What happened in Gulberga Society was utterly shocking. Former MP, Ehsan Jafri and 61 others were bunt alive and even the dead bodies were maltreated and despite all efforts of the widow of Jafri, justice remains denied. The Special Investigation Team appointed by the Supreme Court gave a clean chit to Modi though Raju Ram Chandran, amicus curiae, has clearly maintained that SIT has erred in giving a clean chit to Modi. The widow of Ehsan Jafri has not given up and her yeoman struggle clearly shows that after such a grave tragedy, justice is the only hope for the victims. Justice, not for revenge, as revenge could have been taken in other ways also, but justice for preventing such monstrosities in future and justice for relieving the survivors from the guilt that they did their best for those innocents killed in such a barbaric manner.
And it is not in Gujarat alone. What happened in 1984 with innocent Sikhs in North India is also equally shocking. The anti-Sikh riots culprits also have not been punished as they too are quite powerful. And what happened in Hashimpura & Maliana in 1987 is even more shocking. More than forty young Muslim boys were pulled from their houses, loaded onto trucks, taken to a canal on the outskirts of Meerut, shot point blank and their bodies thrown into the Hindon canal. It is more than 25 years since and yet the culprits have not been punished. One wonders whether there is rule of law in our democracy. Our administrative machinery and delay in dispensation of justice shows us in a poor light. What is worse is that our law and order machinery has been badly communalized and what is even more worse is that it is known to our political rulers and yet no effective steps are being taken to cleanse the machinery of this malaise. Some political parties openly provoke caste and communal violence for political benefit and go scot free.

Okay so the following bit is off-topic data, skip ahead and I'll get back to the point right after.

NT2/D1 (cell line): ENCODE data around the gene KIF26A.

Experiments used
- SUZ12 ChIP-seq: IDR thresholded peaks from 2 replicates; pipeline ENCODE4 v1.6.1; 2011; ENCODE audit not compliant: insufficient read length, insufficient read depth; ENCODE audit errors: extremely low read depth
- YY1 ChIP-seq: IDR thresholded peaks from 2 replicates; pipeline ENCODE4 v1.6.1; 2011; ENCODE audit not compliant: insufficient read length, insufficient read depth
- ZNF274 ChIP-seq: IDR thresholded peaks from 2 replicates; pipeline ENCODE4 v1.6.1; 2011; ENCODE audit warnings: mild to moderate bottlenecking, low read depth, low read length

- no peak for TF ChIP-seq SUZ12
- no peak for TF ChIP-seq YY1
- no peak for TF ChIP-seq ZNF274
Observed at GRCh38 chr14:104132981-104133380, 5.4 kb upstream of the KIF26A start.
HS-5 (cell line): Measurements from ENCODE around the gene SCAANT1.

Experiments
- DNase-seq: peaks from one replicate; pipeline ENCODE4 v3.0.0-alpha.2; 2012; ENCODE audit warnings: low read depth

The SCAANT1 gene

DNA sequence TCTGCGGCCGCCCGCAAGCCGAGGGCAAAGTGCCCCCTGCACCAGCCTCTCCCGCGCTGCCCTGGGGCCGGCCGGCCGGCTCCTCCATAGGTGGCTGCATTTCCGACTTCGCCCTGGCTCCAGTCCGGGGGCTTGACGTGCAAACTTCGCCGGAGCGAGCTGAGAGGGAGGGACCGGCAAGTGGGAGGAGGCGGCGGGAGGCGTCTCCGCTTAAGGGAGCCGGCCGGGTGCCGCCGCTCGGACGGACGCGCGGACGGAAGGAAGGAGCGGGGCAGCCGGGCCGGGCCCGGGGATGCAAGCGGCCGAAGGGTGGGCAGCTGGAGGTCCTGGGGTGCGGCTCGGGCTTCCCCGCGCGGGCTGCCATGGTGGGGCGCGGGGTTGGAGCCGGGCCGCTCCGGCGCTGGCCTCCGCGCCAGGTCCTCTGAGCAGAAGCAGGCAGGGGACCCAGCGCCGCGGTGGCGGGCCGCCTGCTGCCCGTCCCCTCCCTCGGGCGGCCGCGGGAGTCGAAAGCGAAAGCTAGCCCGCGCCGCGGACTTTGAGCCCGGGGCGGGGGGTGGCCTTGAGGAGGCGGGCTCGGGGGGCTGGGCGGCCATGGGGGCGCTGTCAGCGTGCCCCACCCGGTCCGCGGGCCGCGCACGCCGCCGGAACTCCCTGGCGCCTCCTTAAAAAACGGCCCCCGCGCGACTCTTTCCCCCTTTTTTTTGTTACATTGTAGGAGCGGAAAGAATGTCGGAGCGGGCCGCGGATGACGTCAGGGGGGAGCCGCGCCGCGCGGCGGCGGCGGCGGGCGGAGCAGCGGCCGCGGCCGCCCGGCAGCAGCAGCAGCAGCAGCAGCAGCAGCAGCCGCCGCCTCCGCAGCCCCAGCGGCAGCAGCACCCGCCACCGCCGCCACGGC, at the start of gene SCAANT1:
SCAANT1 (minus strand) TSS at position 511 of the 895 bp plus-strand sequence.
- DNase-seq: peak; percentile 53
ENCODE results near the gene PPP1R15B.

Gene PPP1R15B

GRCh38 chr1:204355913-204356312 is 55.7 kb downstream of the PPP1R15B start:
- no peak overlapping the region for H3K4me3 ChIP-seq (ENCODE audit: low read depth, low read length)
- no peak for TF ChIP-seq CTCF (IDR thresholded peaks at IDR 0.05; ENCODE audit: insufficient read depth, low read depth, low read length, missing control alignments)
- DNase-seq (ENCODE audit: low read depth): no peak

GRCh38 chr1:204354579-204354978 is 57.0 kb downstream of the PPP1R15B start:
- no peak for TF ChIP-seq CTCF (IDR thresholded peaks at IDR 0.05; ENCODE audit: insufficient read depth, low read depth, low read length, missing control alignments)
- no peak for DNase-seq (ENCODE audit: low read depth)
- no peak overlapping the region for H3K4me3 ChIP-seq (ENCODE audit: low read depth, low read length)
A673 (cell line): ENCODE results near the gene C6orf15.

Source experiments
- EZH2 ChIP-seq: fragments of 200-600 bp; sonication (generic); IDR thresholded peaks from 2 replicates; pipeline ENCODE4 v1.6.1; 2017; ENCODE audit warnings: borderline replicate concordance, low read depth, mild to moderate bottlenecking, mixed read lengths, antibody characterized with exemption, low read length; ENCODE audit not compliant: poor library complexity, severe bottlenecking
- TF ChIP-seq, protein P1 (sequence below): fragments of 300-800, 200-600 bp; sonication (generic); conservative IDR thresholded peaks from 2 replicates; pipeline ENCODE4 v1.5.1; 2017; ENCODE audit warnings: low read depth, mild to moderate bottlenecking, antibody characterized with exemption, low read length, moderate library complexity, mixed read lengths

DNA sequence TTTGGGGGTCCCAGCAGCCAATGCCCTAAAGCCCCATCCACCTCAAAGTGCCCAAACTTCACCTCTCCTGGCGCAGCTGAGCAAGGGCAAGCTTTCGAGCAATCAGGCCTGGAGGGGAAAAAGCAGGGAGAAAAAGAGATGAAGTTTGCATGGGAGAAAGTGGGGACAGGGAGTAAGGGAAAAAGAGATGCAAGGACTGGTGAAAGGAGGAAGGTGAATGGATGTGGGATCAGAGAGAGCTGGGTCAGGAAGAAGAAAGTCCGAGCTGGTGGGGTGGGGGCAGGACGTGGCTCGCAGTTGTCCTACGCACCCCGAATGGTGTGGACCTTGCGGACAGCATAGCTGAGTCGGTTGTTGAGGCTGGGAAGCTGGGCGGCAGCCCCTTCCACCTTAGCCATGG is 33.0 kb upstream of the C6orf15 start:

Once justice is dispensed honestly, politicians and policemen would certainly be afraid of the consequences, and communal violence would not occur, at least not like what happened in Gujarat and elsewhere. It is for this reason that justice needs to be done, otherwise our democratic functioning will further degenerate and law and order will become a thing of the past.
Those who talk of “forget and march ahead” have to think seriously of the consequences of what they are saying. They may be giving such advice sincerely so that the community may engage itself in matters of education, development etc. But while this is important, efforts to get justice is even more important for reasons stated above. Efforts to get justice should not be under-rated in any case. Above all, obtaining justice has a cathartic effect for victims who otherwise suffer constant mental pain. (Secular Perspective)
This article appeared in The Milli Gazette print issue of 16-31 May 2012 on page no. 5blog comments powered by Disqus